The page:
The tour begins in the research and development area. Pinned to the wall, a large sheet of white graph paper is inscribed with neatly arranged ink drawings of … well, things. Some look like scissors or Swiss Army knives, others like deformed sandwich cookies or mutant hotdogs.
“This is where I explore the drawings that I’m compelled to make,” says Han Yu, director of the R&D division. In fact Yu is director of all the divisions of “Han Yu: Factory.” She is also the sole employee.
“These shapes are part of a vocabulary that I’ve been drawing since as long as I can remember.”
“They look like doodles,” the interviewer suggests.
“Yes, you could very well call them doodles.”
The difference between Yu’s doodles and those that decorate the borders of many people’s notebook pages and memo pads is that she has made the decision to manufacture hers. Her “factory” consists of a series of stations devoted to various stages in the manufacturing process. There is the materials area where supplies of paper, foam core, felt, and vinyl are stored in discrete stacks. There are workbenches where the shapes are cut, glued together, and finished, and finally, a section at the end where the completed pieces, now three-dimensional but no less ambiguous, accumulate in rows of cardboard boxes, waiting to be shipped out.
“Han Yu: Factory” is Yu’s senior thesis in Visual and Environmental Studies (VES). The factory is essentially Yu’s studio, relocated to the long narrow space along one side of the Carpenter Center’s Sert Gallery. She continues working here daily, dressed in a black, military-style jumpsuit that gives her slender form a Ninotchka-like severity. She even logs her hours on a time card and keeps a metronome clicking to maintain a brisk tempo.
“The factory idea appeals to me,” she says. “I like the concept of efficiency.”
The factory also embodies the idea of the division of labor, which Yu believes says something about the nature of the artistic process.
“Since I’m the only person in the factory, there can’t be a real division of labor, but I’m trying to divide the process into its component parts. Making anything can be broken down into a series of repetitive gestures, even the most sublime objects.”
It would be a stretch to call the objects Yu manufactures sublime, but then for her it’s not the product that’s important but the process. She sees the entire setup as a metaphor for artistic activity, taking what normally goes on in the privacy of the studio and transforming it into performance art.
Yu was born in Fujian province in southeast China and moved to this country at age 6 when her father came to Boston University to study theater design. Now a painter of murals and theatrical backgrounds, he has been supportive of his daughter’s artistic aspirations.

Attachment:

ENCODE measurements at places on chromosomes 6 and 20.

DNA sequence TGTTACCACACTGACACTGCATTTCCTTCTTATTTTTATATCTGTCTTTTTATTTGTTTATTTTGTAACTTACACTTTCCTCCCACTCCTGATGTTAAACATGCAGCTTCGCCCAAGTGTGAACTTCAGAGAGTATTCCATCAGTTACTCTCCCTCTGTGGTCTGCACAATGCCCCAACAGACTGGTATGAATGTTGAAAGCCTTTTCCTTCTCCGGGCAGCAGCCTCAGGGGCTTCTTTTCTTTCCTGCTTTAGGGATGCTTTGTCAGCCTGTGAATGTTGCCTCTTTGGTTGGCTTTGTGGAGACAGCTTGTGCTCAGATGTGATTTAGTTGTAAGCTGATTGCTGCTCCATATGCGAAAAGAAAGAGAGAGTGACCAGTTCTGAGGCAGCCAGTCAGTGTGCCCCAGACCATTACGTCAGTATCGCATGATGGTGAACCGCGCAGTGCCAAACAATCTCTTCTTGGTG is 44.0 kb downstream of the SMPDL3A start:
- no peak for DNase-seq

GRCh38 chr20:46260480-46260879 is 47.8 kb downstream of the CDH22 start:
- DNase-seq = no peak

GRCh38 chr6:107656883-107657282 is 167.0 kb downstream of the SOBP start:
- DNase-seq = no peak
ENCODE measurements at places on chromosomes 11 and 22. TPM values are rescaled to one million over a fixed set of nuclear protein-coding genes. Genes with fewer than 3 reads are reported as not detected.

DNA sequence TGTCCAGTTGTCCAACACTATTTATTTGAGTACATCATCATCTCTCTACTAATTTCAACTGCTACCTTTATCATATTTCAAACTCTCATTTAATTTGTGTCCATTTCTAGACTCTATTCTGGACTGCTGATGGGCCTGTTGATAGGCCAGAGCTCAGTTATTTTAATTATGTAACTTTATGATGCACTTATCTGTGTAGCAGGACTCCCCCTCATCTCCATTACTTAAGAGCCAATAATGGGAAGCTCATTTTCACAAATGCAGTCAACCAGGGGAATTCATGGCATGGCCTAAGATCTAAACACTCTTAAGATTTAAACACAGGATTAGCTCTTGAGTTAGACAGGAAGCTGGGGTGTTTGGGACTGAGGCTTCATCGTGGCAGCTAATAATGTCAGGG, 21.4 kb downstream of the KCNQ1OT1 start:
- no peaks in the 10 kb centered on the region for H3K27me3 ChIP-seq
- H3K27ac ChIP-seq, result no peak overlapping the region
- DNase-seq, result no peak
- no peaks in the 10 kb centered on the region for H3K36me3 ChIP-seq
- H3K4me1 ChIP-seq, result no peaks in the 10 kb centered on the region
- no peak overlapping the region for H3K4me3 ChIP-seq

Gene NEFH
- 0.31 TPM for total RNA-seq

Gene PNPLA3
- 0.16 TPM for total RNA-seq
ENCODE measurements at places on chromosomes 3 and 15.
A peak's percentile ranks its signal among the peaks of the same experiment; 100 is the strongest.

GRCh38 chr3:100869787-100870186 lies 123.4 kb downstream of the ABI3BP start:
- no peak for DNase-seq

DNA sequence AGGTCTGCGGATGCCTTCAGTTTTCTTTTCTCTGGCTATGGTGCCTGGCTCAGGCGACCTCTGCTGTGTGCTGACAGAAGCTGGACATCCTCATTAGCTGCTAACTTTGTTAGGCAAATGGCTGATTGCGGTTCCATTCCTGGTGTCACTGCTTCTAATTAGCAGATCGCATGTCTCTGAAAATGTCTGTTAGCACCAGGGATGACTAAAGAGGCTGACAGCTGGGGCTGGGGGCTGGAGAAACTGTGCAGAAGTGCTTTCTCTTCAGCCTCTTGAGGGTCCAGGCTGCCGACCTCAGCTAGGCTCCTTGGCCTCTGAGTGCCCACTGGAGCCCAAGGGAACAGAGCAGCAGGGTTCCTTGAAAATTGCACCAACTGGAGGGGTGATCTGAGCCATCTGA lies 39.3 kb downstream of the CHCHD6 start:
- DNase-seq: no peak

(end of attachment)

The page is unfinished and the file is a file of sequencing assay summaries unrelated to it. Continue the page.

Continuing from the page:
“My work is really different from my dad’s, but it’s really great that he’s an artist. He understands that it’s a difficult career to pursue, but he’s not discouraging.”
A graduate of the Boston Latin School, Yu says she is glad she came to Harvard rather than a school specializing in studio arts because Harvard is better suited to her own intellectual and conceptual approach to art.
“Harvard has been very supportive, but in some ways you’re very aware that you’re in an art department within a liberal arts curriculum. VES has to justify itself much more than an art school would.”
Yu’s art factory is by no means her first conceptual installation at Harvard. In 2004, she created “The Crawlspace Gallery” under the eaves of her attic dorm room in Adams House, and in 2005 with fellow student Bea Camacho she built “The Inflatable Museum,” a portable fabric institution inflated with high-powered fans in the Adams House Arts Space.
In recognition of her artistic activities as an undergraduate, Yu has received the Louis Sudler Prize in the Arts. Her senior thesis has been recognized with the Thomas T. Hoopes Prize.
After graduation Yu plans to move to New York City to pursue her artistic goals, but she has no illusions about supporting herself with her art, even allowing for her metronomic work habits. To pay the bills she is relying on another skill she has acquired at Harvard – Web design. Largely self-taught, she has designed Web sites for Dudley House, the Signet Society, and the 2005 conference “Unite Against AIDS,” to name a few.
But Yu is determined to continue making art and exploring its relation to her own life and to society.
“I see Web design as a way to support my art rather than a replacement for it,” she says.